The Very, Very Small

I have Tuesdays off.  You might notice that today is Tuesday, that I’m writing to you, and this is part of my day “off”.  When I write, I get to explore my psyche, my soul and my feelings.  This is a holiday in contrast to analyzing and responding to the world around me.  I do love my “work”, and it calls me to meet my community as a teacher a therapist, yet my inner road is travelled but one of my seven days, and feels precious. I take time to become slower and smaller.

Though this morning’s rainy landscape looked monochrome and fallow, I sensed that the seascape would help me downshift to slow and small.  I bought myself a frivolous drink and parked where I could look out over the Salish Sea.  My eyes always hunger for beauty, my soul for nuance.  I can only indulge the latter when I get very, very small.  I might even need to disappear to feel nature’s grace.

My everyday self assesses a scene crudely, like a clumsy soldier with one anticipating hand trembling at the gun’s throat.  This is left brain, keeping guard, assuring my survival, but not exactly versed in subtlety.  This part of the brain is basically a prediction machine, and will skip details that don’t register as threats. It has a continuous, quick pace. Today I forced myself to decelerate, 4,3,2,1, N, to sip and pause, to interrupt the velocity of my storytelling mind, and just allow my eyes to be quiet, and feel the moment.

 

The flat, ubiquitous grey of a winter sky is so much more when I become tiny and slow.

Like a closeup of a cosy sweater, many colors or threads combine and harmonize to make the offering that our hurried, soldier eyes would just call “sweater”.

This sweater of the sky is dynamic, in an unending flow of shape, texture and shadow, if you’re willing to be still to witness its movement.

For years now, everyone has told me they want simpler lives, so they can start to thrive on more freedom and less buzzy hustling.  The COVID time scheme shifted some of our ideas about how to use this precious commodity, but as most of us are back at work or school, the familiarity of perceived lack has hold again.

How about a simple, five-step practice, to reclaim some richness?

1. Acknowledge that your soul is ripe for a date with you.
2. Stop.
3. Breathe.
4. Pay attention.
5. Create:  speak, sing, write, draw with a stick in the dirt or the soap bubbles in the sink.

How do you feel your soul?
For me, it’s more about noticing when I don’t feel connected,
to myself,
the folks in my world,
or to nature.
These are all the cues,
the alarms
I sleep through,
ringing,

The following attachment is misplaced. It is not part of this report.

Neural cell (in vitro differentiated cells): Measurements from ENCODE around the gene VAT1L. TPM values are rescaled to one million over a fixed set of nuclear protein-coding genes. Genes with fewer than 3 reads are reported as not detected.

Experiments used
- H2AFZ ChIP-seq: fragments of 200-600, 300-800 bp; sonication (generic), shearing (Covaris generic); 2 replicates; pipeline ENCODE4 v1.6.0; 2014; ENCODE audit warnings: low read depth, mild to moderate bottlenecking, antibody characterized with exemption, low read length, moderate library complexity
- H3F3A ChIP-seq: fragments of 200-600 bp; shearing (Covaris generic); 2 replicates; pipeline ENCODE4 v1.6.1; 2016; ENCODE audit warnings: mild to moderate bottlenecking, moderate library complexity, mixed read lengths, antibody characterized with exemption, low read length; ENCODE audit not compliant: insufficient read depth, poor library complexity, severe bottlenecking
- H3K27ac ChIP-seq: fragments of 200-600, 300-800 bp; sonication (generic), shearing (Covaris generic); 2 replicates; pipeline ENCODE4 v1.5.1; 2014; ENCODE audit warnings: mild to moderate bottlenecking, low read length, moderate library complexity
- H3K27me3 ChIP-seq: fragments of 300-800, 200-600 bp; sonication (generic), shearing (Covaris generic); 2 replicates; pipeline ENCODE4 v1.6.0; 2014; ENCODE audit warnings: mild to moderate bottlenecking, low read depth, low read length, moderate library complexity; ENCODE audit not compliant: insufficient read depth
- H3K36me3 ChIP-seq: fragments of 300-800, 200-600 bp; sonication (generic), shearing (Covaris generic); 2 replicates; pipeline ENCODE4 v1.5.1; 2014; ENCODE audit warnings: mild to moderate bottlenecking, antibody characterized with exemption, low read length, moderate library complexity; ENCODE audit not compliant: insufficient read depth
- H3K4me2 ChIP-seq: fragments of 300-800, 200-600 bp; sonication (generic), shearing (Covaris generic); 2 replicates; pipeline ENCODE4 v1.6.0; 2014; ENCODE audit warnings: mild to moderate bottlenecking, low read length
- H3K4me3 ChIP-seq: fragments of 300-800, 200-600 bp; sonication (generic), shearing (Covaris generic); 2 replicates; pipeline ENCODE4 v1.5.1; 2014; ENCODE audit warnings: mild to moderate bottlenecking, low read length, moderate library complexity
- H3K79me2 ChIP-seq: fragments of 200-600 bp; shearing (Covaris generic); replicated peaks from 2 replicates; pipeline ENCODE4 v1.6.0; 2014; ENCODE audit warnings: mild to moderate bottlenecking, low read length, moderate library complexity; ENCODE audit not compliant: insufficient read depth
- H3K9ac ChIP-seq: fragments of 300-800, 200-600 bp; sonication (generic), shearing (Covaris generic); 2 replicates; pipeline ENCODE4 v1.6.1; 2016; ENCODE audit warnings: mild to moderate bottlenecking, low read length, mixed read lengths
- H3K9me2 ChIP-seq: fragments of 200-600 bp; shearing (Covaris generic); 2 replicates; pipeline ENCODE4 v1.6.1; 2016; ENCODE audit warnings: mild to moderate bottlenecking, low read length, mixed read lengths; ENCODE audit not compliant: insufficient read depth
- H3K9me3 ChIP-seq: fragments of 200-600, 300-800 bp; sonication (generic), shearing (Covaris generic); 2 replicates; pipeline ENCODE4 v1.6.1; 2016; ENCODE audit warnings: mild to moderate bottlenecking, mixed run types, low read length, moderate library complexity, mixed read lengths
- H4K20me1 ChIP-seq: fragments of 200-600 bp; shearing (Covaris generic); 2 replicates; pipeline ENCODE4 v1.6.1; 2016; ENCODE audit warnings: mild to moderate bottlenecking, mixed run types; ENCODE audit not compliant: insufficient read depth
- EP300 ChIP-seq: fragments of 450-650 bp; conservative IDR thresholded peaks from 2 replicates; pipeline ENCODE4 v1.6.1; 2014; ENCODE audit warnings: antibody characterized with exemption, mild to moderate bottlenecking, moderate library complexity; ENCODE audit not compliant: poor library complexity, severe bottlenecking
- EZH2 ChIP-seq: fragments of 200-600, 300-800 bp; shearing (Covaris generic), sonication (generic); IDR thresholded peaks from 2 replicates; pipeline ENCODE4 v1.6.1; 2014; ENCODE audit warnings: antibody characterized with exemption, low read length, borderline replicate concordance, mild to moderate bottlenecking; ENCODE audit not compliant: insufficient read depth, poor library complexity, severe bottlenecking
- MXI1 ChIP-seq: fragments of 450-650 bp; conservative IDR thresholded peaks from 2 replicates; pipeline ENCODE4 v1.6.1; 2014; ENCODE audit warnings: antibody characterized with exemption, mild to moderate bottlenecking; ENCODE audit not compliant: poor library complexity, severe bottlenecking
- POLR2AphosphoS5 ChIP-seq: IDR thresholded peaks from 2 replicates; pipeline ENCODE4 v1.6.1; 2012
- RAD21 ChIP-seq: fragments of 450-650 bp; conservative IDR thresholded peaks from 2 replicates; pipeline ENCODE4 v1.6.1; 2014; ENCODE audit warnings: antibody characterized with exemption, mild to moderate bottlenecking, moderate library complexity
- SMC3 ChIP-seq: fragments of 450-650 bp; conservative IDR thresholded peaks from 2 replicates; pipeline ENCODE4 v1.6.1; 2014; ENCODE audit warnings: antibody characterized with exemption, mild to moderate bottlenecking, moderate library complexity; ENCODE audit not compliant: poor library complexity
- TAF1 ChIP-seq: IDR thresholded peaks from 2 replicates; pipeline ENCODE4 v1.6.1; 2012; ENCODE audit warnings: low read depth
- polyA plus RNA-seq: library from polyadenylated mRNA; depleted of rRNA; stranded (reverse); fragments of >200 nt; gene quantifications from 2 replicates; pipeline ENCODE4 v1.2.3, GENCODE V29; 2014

remembering,
that my subtle self has needs,
longing to be met.

Pause.  Just stop.  Remember that whatever you’re doing, it can wait a few seconds.  This may be your whole recess, a small amount of time to become small, like a ladybug. Let a moment pass, for enough time to
take a breath.  Feel where the breath can be felt.  Get curious, stay small and feel for the subtle, the nuanced. Let your consciousness explore the texture of your inhalations, like an open palm gliding along the bolts of fibers at the fabric store.
Pay attention to what your feeling-life encounters.  Absorb details as if translating, from a dream, from another language or code, just take them in.

Create.  Become the teacher now, the poet, the earnest lover, who wants to tell, to show, to bring into form that which lives in the ethers of ideas.  Honor the very, very small detail, the curve of the raindrop, the smell of door frame, the taste of boredom.  This right side of your brain has been waiting to be heard and to speak, perhaps in slythy toaves, and it will always defer to the swift, critical left brain, unless we develop practices and designate time for it to sing out its unique tunes.

Please, get creative!  Do something differently than the way you otherwise would:  close your eyes while you stir the pancake batter, chew the next bite 25 times, stand in the rain and growl.  Your right brain has endless freedom – imagination has no limits.  Take what you found from the very, very small, and give it its life.  Every amazing invention and theory was once just someone’s musing.  If Alexander Graham Bell, Hedy Lamarr and Marie Curie had kept their ideas to themselves, we would likely be living a very different life now.

“Yes: I am a dreamer. For a dreamer is one who can only find his way by moonlight, and his punishment is that he sees the dawn before the rest of the world.” -Oscar Wilde

As always, I hope this was helpful.